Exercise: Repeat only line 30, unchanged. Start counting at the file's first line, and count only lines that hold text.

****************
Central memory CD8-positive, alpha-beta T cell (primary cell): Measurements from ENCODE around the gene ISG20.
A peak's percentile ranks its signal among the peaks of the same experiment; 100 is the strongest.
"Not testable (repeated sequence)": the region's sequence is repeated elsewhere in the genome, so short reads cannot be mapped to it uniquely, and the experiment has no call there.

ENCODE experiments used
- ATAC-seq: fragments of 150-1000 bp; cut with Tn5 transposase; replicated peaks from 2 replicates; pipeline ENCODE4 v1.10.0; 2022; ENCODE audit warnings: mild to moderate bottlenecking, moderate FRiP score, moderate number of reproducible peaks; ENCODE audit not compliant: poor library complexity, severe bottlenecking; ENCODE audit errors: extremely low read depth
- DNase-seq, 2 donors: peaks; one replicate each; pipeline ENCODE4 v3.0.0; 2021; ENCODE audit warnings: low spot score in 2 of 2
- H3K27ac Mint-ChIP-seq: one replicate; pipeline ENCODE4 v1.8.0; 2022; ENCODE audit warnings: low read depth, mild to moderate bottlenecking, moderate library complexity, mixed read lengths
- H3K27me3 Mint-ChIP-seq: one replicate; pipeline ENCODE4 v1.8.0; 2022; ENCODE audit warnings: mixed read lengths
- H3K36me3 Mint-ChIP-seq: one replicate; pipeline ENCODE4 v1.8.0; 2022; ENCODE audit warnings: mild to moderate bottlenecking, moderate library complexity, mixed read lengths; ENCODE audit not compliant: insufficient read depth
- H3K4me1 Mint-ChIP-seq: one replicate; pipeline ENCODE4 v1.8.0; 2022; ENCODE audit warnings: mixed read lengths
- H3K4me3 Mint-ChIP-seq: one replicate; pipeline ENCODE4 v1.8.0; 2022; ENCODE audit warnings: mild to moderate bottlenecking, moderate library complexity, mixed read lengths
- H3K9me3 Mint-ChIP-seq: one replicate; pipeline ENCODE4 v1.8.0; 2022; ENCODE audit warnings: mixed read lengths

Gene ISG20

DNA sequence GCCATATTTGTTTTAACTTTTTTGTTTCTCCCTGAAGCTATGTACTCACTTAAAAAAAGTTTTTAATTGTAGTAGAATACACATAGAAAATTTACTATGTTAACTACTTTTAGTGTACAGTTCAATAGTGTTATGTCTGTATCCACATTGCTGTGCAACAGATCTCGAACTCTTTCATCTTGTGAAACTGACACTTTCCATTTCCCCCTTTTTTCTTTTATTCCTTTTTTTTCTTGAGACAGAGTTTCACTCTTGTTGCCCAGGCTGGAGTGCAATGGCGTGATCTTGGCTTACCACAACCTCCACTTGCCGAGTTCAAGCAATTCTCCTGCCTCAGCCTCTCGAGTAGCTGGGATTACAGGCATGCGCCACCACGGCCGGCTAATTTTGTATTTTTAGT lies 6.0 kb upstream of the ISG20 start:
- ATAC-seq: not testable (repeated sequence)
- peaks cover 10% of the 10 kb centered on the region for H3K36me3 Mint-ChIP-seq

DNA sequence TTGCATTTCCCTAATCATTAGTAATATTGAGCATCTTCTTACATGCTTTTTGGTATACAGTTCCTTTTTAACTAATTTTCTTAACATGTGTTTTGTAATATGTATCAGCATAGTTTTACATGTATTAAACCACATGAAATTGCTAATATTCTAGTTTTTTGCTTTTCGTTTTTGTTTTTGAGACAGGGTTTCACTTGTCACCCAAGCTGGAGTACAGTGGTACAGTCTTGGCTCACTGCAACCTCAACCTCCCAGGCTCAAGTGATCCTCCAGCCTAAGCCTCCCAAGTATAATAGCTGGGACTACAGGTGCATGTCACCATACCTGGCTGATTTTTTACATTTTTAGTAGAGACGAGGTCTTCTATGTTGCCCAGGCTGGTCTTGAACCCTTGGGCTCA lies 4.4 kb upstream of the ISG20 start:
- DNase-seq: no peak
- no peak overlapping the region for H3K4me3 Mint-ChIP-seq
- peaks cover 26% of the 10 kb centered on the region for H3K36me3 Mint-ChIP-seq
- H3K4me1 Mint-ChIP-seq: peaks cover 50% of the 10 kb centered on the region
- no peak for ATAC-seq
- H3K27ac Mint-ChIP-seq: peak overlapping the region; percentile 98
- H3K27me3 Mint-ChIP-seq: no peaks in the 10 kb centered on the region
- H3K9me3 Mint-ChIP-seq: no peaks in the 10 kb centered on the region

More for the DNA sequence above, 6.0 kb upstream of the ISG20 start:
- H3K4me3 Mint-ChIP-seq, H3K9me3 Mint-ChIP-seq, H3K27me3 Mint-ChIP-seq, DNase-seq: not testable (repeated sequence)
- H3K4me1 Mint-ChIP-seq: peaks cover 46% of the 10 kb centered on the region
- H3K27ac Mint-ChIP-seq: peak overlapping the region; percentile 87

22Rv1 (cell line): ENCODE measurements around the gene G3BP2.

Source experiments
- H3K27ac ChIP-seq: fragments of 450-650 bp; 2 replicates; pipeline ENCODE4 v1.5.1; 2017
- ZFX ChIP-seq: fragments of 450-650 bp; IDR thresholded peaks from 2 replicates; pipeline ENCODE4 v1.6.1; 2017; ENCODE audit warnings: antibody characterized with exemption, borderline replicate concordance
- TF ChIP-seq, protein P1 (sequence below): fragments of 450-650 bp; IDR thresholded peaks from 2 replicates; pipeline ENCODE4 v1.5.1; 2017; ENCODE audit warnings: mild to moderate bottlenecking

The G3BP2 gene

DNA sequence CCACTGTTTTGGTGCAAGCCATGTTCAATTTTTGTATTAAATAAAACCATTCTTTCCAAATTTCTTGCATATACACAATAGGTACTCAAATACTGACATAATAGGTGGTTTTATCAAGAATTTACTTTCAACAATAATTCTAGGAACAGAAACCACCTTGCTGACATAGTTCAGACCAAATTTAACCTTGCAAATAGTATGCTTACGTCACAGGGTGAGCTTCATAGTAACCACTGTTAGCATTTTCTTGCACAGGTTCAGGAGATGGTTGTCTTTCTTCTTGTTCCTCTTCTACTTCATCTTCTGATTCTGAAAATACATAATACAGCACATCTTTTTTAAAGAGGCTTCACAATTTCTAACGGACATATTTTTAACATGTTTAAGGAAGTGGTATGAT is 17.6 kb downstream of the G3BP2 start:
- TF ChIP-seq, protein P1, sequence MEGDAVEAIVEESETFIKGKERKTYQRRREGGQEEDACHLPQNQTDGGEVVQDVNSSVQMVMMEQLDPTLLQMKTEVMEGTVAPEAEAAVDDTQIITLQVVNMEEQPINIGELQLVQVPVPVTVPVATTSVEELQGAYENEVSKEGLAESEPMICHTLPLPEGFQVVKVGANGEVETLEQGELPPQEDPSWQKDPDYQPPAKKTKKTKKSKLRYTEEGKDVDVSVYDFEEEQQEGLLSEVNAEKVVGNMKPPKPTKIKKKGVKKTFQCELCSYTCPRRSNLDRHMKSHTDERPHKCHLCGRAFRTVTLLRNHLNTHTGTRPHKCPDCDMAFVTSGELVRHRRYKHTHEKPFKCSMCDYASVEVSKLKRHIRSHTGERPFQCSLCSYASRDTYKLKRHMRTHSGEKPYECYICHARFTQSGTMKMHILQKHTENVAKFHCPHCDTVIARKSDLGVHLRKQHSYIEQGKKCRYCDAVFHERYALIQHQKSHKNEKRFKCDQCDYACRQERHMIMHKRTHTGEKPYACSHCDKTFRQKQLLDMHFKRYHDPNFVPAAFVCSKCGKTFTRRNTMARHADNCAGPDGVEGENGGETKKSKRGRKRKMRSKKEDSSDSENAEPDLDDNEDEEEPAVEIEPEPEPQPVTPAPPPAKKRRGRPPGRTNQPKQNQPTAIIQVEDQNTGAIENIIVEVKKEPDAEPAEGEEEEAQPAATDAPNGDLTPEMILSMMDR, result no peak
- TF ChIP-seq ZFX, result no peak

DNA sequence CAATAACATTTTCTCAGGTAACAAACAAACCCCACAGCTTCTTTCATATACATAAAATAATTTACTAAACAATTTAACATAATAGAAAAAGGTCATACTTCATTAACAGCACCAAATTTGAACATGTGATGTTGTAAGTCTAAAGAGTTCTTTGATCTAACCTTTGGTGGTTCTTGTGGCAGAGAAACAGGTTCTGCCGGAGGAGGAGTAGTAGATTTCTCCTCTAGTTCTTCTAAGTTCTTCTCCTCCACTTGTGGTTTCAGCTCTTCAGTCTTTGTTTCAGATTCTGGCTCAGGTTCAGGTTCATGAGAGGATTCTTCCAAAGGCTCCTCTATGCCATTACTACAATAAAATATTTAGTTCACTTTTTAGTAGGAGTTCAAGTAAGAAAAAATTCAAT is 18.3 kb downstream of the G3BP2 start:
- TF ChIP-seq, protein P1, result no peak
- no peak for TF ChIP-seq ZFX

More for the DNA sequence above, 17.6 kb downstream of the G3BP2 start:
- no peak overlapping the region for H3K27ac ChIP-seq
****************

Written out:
22Rv1 (cell line): ENCODE measurements around the gene G3BP2.